A South African gold mine manager discovers a plot hatched by the mine owners and London bankers to flood the mine in order to curb gold production and consequently manipulate its price on the stock markets.
During World War I, a British aristocrat, an American entrepreneur, and the latter's attractive young daughter, set out to destroy a German battlecruiser, which is awaiting repairs in an inlet just off Zanzibar.
Three trustees of the Van Traylen fund have died during the last few months in deaths looking like suicides. However, after a mysterious bus accident involving the last three trustees and ... See full summary »
While driving one evening, Harold Pelham appears possessed and has a car accident. While on the operating table, there even appears to be two heartbeats on the monitor. When he awakens, Pelham finds his life has been turned upside-down. He learns that he now supports a merger that he once opposed, and that he apparently is having an affair. People claim they have seen him in places that he has never been. Does Pelham have a doppelganger, or is he going insane?Written by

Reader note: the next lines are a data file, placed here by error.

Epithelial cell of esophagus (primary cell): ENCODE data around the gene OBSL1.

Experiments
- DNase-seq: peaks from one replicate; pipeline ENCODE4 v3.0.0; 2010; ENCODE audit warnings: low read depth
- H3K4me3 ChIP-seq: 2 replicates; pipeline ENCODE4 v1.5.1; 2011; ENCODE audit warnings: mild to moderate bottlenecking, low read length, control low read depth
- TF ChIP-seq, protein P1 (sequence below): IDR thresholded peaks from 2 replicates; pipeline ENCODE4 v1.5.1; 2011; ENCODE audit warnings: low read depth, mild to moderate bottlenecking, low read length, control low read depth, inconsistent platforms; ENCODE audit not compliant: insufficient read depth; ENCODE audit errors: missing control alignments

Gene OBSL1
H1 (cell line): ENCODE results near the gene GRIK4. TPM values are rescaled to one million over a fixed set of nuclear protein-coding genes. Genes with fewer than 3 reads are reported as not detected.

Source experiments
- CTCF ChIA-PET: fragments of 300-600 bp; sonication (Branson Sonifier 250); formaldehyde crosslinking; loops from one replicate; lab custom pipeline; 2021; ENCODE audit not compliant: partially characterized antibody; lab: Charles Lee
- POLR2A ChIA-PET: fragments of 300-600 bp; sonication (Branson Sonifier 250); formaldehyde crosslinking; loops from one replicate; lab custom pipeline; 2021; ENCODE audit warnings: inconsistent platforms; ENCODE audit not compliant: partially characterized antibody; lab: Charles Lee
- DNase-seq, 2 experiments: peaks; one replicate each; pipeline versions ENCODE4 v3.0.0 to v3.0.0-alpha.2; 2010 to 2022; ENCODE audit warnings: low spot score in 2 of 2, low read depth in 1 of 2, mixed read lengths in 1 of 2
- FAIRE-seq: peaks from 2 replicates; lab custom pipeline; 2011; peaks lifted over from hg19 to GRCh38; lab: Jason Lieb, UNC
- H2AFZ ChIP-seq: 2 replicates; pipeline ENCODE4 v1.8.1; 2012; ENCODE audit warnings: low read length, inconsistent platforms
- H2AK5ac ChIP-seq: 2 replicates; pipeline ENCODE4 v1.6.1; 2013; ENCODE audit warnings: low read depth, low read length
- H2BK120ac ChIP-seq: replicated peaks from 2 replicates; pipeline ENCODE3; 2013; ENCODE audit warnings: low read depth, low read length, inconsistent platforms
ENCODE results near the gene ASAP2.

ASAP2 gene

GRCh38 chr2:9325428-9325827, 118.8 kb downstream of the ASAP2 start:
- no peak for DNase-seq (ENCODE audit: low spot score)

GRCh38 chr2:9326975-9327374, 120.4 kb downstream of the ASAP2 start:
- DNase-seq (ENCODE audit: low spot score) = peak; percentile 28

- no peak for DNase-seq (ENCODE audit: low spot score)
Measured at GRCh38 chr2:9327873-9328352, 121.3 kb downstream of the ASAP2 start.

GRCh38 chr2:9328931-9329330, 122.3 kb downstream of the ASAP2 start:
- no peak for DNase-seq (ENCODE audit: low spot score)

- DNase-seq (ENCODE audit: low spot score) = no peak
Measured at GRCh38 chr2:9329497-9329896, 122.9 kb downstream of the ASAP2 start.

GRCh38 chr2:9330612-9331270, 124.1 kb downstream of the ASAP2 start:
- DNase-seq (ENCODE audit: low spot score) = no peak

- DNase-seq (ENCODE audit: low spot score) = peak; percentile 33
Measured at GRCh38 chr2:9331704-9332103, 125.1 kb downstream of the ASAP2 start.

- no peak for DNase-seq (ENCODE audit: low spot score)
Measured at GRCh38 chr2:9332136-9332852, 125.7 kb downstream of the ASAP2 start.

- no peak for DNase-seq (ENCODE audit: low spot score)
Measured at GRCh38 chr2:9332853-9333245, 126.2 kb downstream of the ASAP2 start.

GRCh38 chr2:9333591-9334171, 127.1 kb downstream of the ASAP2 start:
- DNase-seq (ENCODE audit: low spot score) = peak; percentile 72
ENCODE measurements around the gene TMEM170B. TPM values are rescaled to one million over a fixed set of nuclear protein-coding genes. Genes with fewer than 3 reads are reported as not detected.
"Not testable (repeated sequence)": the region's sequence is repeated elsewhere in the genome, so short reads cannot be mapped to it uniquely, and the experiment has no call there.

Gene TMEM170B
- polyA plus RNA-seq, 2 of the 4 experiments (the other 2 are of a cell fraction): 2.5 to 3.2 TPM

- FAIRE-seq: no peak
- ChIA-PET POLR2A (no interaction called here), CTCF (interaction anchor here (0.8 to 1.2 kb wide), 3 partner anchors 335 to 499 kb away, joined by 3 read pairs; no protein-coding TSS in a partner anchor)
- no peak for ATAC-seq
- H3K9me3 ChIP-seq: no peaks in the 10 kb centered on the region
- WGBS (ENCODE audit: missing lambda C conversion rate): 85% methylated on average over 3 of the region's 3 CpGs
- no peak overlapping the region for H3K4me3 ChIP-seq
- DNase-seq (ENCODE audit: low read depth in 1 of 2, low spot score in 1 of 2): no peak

Jack Yan <email@example.com>
After years of watching bad copies of this on cable channels at 2am, I finally tracked down the DVD. It was worth the wait. I couldn't understand it back when I was 13 in the 1970's and I still can't understand it now. But it is absolutely brilliant. Moore is at his best - before Brett Sinclair and before James Bond - he is absolutely at the top of his game here. The mental unravelling is amazing to watch. The final meeting with the doppleganger is both claustrophobic and nightmarish. The driving scene at the end has shades of 2001 mixed with Dali. This was the end of the sixties after all. I really love Roger Moore, especially the Persuaders, the Bond films and the Wild Geese. He made some of the best stuff of my childhood. Perhaps this is the best one.
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